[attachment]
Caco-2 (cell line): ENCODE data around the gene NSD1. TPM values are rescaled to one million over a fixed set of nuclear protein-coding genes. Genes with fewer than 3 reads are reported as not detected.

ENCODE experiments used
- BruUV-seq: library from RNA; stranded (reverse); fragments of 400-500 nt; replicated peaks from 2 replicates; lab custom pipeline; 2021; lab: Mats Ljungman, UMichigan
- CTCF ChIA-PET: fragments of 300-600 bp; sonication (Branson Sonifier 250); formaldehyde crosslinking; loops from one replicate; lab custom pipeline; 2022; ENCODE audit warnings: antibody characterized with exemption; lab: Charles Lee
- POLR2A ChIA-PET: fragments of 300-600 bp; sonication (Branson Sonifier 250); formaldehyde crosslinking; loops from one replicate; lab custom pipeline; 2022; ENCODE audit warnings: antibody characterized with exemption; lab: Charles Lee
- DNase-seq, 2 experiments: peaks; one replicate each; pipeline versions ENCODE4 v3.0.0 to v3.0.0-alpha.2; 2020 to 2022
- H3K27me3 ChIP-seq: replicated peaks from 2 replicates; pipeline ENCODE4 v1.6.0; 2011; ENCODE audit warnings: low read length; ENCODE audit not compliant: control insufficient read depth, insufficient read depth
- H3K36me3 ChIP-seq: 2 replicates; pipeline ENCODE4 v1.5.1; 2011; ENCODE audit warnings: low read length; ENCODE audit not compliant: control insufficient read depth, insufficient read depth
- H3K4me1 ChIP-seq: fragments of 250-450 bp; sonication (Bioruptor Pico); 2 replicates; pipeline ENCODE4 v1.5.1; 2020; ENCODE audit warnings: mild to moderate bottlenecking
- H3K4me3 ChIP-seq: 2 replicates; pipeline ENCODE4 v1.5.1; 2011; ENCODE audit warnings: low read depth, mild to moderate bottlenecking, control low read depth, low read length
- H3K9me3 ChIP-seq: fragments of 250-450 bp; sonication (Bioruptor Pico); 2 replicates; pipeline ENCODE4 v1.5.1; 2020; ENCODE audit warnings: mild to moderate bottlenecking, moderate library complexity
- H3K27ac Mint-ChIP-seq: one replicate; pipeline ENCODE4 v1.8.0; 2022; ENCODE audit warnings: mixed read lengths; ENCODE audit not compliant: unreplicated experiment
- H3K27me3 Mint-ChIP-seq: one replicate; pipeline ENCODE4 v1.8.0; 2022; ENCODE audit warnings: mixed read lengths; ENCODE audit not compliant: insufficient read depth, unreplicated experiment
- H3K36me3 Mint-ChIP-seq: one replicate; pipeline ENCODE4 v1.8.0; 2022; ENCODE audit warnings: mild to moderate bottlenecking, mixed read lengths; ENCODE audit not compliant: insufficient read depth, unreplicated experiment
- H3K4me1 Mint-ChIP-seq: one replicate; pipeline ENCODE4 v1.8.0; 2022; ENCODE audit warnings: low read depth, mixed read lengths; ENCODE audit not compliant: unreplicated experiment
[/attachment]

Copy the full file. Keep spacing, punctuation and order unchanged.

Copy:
Caco-2 (cell line): ENCODE data around the gene NSD1. TPM values are rescaled to one million over a fixed set of nuclear protein-coding genes. Genes with fewer than 3 reads are reported as not detected.

ENCODE experiments used
- BruUV-seq: library from RNA; stranded (reverse); fragments of 400-500 nt; replicated peaks from 2 replicates; lab custom pipeline; 2021; lab: Mats Ljungman, UMichigan
- CTCF ChIA-PET: fragments of 300-600 bp; sonication (Branson Sonifier 250); formaldehyde crosslinking; loops from one replicate; lab custom pipeline; 2022; ENCODE audit warnings: antibody characterized with exemption; lab: Charles Lee
- POLR2A ChIA-PET: fragments of 300-600 bp; sonication (Branson Sonifier 250); formaldehyde crosslinking; loops from one replicate; lab custom pipeline; 2022; ENCODE audit warnings: antibody characterized with exemption; lab: Charles Lee
- DNase-seq, 2 experiments: peaks; one replicate each; pipeline versions ENCODE4 v3.0.0 to v3.0.0-alpha.2; 2020 to 2022
- H3K27me3 ChIP-seq: replicated peaks from 2 replicates; pipeline ENCODE4 v1.6.0; 2011; ENCODE audit warnings: low read length; ENCODE audit not compliant: control insufficient read depth, insufficient read depth
- H3K36me3 ChIP-seq: 2 replicates; pipeline ENCODE4 v1.5.1; 2011; ENCODE audit warnings: low read length; ENCODE audit not compliant: control insufficient read depth, insufficient read depth
- H3K4me1 ChIP-seq: fragments of 250-450 bp; sonication (Bioruptor Pico); 2 replicates; pipeline ENCODE4 v1.5.1; 2020; ENCODE audit warnings: mild to moderate bottlenecking
- H3K4me3 ChIP-seq: 2 replicates; pipeline ENCODE4 v1.5.1; 2011; ENCODE audit warnings: low read depth, mild to moderate bottlenecking, control low read depth, low read length
- H3K9me3 ChIP-seq: fragments of 250-450 bp; sonication (Bioruptor Pico); 2 replicates; pipeline ENCODE4 v1.5.1; 2020; ENCODE audit warnings: mild to moderate bottlenecking, moderate library complexity
- H3K27ac Mint-ChIP-seq: one replicate; pipeline ENCODE4 v1.8.0; 2022; ENCODE audit warnings: mixed read lengths; ENCODE audit not compliant: unreplicated experiment
- H3K27me3 Mint-ChIP-seq: one replicate; pipeline ENCODE4 v1.8.0; 2022; ENCODE audit warnings: mixed read lengths; ENCODE audit not compliant: insufficient read depth, unreplicated experiment
- H3K36me3 Mint-ChIP-seq: one replicate; pipeline ENCODE4 v1.8.0; 2022; ENCODE audit warnings: mild to moderate bottlenecking, mixed read lengths; ENCODE audit not compliant: insufficient read depth, unreplicated experiment
- H3K4me1 Mint-ChIP-seq: one replicate; pipeline ENCODE4 v1.8.0; 2022; ENCODE audit warnings: low read depth, mixed read lengths; ENCODE audit not compliant: unreplicated experiment